Forth (1981), pp. 16

Water-based means of subsistence

Fishing and water-based hunting performed by one or more groups Major (Source)
Forth (1981), pp. 15-16
Water-based gathering Major (Source)
Forth (1981), pp. 15-16
Fishing and water-based hunting performed by individuals Major (Source)
Forth (1981), pp. 15-16

Commercial Activity

Trade / wage labour as a source of food Medium (Source)
Forth (1981), pp. 14-17, 17
Physical Environment +

Geographical Range of Culture

Number of islands inhabited by culture One (Source)
Forth (1981), pp. 2-4

Features of Island with Largest Culture Population

Latitude -9.9 (Source)
Forth (1981), pp. 4
Google Maps (2014)
Longitude 120.3 (Source)
Forth (1981), pp. 4
Google Maps (2014)
Island type (island with largest culture population or largest island if unknown) Tectonic (Source)
Vel (2008), pp. 24
Island Size (km²) 11153.0 (Source)
Encyclopaedia Britannica (Sumba) (2014)
Maximum elevation (meters) 1220.0 (Source)
Encyclopaedia Britannica (Sumba) (2014)
Post Contact History(1905-2014)Expand All +
Religious History +

Conversion

Use of force in conversion Medium (Source)
Keane (2007), pp. 152-153
Resident missionary involvement in conversion process Present, and from non-Austronesian societies (Source)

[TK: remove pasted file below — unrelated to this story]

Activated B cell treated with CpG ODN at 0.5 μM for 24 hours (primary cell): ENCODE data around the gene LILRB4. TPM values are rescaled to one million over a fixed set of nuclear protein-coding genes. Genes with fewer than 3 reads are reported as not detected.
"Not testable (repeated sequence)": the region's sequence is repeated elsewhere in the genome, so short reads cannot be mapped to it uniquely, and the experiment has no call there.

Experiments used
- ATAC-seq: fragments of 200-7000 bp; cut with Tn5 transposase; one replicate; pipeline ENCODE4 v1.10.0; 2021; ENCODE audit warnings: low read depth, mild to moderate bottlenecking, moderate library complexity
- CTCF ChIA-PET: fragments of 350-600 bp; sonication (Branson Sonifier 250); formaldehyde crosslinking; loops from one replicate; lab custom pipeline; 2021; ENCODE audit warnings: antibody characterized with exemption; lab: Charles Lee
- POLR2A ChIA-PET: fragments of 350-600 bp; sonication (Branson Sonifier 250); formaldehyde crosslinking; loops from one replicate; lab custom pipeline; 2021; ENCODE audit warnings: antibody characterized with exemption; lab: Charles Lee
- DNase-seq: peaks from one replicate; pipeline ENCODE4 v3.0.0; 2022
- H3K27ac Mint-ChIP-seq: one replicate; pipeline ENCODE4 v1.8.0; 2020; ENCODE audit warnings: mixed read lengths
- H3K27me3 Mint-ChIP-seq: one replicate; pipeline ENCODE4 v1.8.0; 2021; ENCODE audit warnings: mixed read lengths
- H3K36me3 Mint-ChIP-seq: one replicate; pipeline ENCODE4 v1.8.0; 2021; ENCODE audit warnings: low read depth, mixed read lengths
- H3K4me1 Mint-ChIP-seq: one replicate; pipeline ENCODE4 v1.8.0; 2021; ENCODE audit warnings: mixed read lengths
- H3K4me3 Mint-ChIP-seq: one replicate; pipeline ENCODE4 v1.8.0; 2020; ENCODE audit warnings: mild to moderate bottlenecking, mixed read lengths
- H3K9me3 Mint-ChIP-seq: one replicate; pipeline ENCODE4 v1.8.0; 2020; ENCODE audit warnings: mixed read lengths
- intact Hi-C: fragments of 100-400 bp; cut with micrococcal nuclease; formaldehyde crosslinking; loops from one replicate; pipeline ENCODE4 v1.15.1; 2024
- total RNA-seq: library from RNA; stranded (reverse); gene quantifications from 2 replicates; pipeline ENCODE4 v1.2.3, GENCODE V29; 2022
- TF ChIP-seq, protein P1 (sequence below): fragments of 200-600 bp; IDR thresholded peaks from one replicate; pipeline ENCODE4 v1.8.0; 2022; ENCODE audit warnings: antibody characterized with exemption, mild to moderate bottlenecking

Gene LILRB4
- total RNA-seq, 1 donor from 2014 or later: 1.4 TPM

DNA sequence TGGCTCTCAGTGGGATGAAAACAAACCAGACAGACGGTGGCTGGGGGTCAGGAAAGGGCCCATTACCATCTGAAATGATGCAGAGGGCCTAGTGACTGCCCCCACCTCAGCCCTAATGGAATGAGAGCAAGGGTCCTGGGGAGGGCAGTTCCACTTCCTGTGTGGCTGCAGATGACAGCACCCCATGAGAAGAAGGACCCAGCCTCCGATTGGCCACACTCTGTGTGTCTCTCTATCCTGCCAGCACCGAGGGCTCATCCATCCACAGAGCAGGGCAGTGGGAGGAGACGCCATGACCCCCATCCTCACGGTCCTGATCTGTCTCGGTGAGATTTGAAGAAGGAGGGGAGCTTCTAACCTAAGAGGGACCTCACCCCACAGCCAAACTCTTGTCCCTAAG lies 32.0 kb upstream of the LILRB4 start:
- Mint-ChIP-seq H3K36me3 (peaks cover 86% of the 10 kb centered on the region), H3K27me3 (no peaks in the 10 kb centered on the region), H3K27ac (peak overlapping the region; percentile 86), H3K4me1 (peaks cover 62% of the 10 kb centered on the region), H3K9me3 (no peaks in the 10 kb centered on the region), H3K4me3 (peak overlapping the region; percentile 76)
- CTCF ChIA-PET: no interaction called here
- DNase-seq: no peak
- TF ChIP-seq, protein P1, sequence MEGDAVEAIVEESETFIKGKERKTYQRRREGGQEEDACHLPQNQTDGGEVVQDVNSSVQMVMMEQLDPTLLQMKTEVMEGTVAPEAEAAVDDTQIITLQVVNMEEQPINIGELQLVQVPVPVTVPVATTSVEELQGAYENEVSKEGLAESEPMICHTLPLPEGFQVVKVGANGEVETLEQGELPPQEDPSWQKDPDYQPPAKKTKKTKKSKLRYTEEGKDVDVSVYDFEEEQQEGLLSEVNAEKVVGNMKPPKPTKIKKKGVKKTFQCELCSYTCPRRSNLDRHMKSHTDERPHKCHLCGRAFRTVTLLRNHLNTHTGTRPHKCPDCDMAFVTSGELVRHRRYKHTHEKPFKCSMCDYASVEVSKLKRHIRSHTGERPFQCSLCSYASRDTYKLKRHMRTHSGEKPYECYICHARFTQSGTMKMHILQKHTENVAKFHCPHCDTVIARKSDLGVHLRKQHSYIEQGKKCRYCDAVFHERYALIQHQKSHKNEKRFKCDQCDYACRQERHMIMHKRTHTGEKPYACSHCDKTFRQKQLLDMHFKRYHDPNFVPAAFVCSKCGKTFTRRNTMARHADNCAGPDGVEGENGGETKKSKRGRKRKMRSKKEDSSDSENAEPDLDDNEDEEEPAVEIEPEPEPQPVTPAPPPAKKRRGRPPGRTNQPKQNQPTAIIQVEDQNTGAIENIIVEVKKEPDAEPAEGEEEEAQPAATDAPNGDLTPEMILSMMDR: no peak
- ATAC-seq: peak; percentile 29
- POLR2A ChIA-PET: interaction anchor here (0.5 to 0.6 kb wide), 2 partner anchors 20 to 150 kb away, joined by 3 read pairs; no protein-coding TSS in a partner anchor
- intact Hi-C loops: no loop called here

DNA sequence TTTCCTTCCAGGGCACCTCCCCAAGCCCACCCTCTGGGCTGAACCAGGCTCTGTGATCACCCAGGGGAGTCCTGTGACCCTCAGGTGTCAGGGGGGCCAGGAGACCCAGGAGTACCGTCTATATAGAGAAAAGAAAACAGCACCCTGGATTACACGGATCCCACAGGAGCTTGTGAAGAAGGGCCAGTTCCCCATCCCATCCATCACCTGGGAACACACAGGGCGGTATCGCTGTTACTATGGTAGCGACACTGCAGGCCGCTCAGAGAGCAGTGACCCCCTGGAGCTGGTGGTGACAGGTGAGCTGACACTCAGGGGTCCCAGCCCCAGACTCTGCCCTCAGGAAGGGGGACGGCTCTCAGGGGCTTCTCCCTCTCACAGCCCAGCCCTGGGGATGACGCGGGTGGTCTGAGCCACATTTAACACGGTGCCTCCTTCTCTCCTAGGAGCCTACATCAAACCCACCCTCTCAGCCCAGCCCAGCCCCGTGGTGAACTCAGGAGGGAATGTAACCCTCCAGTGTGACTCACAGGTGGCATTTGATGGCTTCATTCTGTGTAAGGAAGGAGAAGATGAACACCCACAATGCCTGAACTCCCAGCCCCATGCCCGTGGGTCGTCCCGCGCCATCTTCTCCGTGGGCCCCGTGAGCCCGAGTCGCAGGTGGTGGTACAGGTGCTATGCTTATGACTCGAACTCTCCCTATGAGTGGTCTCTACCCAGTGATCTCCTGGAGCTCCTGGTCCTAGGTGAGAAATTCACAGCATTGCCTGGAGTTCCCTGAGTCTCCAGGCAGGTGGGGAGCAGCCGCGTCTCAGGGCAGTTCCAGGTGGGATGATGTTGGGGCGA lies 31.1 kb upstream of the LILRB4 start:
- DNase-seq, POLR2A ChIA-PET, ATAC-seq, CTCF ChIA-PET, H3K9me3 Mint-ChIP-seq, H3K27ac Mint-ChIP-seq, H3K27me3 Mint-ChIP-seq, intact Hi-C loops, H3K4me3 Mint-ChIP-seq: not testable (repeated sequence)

Forth (1981), pp. 9
Adoption of a world religion Present and predominant (Source)
Keane (2007), pp. 154
Vel (2005), pp. 91

Syncretic Movements

Syncretic religious movements Absent (Source)
Keane (2007)
Secular History +

Demographic and Social Changes

Foreign government systems Present, and of high importance (Source)
Hoskins (2000), pp. 612
Hoskins (1996), pp. 239
Vel (2005), pp. 83

Economic Changes

Changes in means of subsistence Medium (Source)
Vel (2005), pp. 82-83
Exportation of goods to other cultures Present and substantial (Source)
Encyclopaedia Britannica (Sumba) (2014)

Modern Infrastructure

Air travel Present, local only (Source)
Encyclopaedia Britannica (Sumba) (2014)
Sea port Present (Source)
Encyclopaedia Britannica (Sumba) (2014)

Loss of Autonomy

Nature of loss of autonomy Largely involuntary (Source)
Hoskins (1996), pp. 217
Hoskins (2000), pp. 612
Loss of political autonoomy High (Source)
Hoskins (2000), pp. 612
Hoskins (1996), pp. 239
Vel (2005), pp. 83
Current Culture(2014)Expand All +
Belief +

Religious Demographics

Unofficial religious syncretism Medium (Source)
Keane (2007), pp. 161, 205, 227, 229-230
Institutional religious syncretism Medium (Source)
Keane (2007), pp. 107-109, 223-251
Dominant world religion Christianity (Source)
Vel (2005), pp. 91
Keane (2007), pp. 153
External Links
References
Bellwood, P. (1995). Austronesian Prehistory in Southeast Asia: Homeland, Expansion and Transformation. P. Bellwood, J.J. Fox, & D. Tryon (Eds.), The Austronesians: Historical and Comparative Perspectives (pp 113-114). Canberra, Australia: ANU Press.